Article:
At around lunchtime, we were enjoying the Fremont neighborhood sights along Phinney Ave N. The question of where to eat was settled when we knew that Revel was just up the street. It is one of two restaurants operated by chefs Rachel Yang and Seif Chirchi whose mission it is to fuse Asian and Western foods, with a particular emphasis on Korean. Their other restaurant is Joule, also in Fremont but on the other side of the Aurora Bridge and next door neighbor to The Whale Wins. We were seated immediately and chose to sit outside on the covered deck to enjoy the warm though overcast weather. The restaurant interior is decorated in minimalist colors of black and gray, suggestive of the modernization of traditional Asian offerings.
The lunch menu was divided into salads, pancakes, dumplings, rice and noodles with a limited selection in each category. What caught our eye immediately were a bibimbop and dan dan noodles.
Though not labeled as bibimbop, Rice with Albacore Tuna, Fennel Kimchi and Escarole (☆☆½) clearly was. Here was an example of classic fusion food where non-traditional ingredients were used to make a Korean preparation. Thinly shaved fennel was an interesting choice of material for kimchi. It was very sour from vinegar with no sweetness, garlickiness or spice normally associated with the most traditional Korean condiment. Was the kitchen afraid of offending or turning off some customers? A proper sear was applied to the tuna, which otherwise was not as fresh as it should have been, displaying a slight fishiness but coated with an interesting and tasty rub of fennel and coriander. Outstanding was the roasted escarole, charred and sweet, that gave me encouragement to try it on my own. The dish was topped by a raw egg yolk.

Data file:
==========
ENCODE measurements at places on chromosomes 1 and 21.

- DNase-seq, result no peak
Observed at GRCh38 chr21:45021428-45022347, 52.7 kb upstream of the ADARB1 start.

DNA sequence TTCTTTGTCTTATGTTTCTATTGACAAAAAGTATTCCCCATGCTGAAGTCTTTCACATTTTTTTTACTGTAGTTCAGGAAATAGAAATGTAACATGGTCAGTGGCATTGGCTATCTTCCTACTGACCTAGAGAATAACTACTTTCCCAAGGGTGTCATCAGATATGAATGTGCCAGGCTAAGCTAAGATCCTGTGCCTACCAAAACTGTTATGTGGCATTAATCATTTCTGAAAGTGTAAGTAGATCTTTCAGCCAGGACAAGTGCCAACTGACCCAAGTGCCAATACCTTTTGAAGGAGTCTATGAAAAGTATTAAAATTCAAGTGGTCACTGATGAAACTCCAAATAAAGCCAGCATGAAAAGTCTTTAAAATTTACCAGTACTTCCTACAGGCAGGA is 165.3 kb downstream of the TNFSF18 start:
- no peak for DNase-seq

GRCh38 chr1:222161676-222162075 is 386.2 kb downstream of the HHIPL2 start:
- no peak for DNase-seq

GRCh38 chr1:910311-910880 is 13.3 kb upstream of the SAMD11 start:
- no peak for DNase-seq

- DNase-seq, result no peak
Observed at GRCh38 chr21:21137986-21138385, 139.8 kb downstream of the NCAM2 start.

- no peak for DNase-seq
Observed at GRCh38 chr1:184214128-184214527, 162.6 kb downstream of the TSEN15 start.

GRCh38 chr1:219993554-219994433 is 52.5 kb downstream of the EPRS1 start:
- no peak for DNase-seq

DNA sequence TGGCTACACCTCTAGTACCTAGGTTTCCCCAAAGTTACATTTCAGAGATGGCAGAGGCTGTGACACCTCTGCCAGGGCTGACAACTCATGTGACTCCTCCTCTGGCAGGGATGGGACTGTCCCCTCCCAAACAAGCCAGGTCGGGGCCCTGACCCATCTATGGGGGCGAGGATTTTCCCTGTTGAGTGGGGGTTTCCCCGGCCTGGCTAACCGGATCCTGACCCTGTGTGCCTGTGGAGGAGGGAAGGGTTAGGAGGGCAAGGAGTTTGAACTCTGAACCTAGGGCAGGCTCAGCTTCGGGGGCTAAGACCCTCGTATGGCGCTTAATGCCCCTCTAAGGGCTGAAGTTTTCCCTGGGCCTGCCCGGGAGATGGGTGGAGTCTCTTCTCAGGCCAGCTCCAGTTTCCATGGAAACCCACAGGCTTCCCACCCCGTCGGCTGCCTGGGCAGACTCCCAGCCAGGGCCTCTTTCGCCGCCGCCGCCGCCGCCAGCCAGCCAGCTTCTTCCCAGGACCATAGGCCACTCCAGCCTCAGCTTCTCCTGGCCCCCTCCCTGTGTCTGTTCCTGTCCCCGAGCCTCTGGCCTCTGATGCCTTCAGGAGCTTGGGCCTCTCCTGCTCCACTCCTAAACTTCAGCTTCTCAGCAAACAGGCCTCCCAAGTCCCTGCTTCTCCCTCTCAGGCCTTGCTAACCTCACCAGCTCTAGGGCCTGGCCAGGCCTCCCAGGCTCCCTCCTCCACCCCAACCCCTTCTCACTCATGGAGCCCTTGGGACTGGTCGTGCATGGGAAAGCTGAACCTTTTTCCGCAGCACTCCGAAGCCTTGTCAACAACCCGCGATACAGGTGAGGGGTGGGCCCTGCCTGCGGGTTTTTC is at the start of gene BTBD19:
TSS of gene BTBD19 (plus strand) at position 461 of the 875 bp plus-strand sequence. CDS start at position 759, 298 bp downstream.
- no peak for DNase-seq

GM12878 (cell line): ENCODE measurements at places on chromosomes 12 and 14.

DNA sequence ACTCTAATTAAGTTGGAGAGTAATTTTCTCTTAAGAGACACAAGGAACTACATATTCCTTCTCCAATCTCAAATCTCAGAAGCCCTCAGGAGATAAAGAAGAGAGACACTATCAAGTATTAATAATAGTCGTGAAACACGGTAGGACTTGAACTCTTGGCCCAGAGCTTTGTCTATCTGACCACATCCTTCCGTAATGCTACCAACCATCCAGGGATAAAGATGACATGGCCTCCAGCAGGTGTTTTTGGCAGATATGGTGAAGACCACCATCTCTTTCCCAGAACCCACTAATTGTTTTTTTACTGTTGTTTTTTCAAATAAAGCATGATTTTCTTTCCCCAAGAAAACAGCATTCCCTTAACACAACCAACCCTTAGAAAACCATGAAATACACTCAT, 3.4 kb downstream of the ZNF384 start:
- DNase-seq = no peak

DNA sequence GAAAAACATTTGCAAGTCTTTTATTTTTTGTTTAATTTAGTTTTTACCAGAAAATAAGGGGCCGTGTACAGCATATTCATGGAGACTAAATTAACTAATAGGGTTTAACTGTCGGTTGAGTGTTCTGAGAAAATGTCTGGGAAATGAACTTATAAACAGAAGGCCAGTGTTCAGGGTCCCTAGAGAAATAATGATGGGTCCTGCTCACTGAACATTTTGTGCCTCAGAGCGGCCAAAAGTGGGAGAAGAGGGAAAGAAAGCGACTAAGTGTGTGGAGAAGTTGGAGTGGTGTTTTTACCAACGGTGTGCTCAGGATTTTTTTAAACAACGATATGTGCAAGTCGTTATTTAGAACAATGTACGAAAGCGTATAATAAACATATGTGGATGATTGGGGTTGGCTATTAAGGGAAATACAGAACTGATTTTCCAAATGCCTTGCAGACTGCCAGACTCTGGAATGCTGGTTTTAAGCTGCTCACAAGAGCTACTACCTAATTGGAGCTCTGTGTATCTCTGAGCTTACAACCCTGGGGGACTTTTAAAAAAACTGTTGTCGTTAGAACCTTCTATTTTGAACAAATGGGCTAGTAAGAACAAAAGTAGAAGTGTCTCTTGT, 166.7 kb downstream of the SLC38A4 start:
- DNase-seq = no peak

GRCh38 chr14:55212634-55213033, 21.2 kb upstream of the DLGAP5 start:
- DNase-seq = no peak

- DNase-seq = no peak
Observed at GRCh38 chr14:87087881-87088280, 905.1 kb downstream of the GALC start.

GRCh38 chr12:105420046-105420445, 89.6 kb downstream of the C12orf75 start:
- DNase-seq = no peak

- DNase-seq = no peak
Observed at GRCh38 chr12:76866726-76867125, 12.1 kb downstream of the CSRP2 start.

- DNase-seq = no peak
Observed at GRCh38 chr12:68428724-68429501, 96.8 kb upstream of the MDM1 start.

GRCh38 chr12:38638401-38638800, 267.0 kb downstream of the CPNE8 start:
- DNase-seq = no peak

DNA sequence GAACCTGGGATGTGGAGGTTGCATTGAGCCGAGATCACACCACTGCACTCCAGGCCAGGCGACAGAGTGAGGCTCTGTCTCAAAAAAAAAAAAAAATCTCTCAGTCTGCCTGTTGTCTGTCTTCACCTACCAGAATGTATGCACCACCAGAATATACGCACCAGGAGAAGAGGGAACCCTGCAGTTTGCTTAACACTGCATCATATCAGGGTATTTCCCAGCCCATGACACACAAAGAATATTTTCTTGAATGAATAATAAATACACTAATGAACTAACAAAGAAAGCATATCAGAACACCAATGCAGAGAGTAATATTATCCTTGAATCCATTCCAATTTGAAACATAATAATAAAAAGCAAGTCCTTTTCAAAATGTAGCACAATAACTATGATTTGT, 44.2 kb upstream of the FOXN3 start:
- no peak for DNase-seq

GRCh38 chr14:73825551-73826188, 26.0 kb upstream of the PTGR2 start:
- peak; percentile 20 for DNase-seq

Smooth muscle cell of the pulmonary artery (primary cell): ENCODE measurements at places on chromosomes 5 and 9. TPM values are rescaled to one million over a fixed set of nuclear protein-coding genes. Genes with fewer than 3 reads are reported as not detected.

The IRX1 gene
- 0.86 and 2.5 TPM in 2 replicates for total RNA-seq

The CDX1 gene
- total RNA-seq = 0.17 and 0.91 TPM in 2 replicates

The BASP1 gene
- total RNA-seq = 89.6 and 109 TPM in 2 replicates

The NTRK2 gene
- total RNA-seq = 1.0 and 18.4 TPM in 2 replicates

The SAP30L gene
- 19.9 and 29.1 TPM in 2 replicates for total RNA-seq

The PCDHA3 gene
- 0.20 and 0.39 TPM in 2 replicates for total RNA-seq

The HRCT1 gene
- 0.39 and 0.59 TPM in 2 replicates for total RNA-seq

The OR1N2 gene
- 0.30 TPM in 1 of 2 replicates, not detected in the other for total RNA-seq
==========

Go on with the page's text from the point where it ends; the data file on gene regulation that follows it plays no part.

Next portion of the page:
Dan dan noodles are served in almost every Szechuan restaurant. Revel’s version, Dandan Noodles with Smoky Pulled Pork and Peanut Crackling (☆☆☆), another excursion into fusion territory, was distinguished by fork-tender, delicious pork that the waiter revealed was smoked in their kitchen for over four hours. Another big plus were freshly made noodles, wide and thin, that had an eggy consistency. The dish was sprinkled with ground peanuts that had kochujang paste flavors, a nice touch, and sautéed chard. The only drawback was a more than subtle sweetness overall that did not appeal to me.
403 N 36th St
Seattle, WA 98103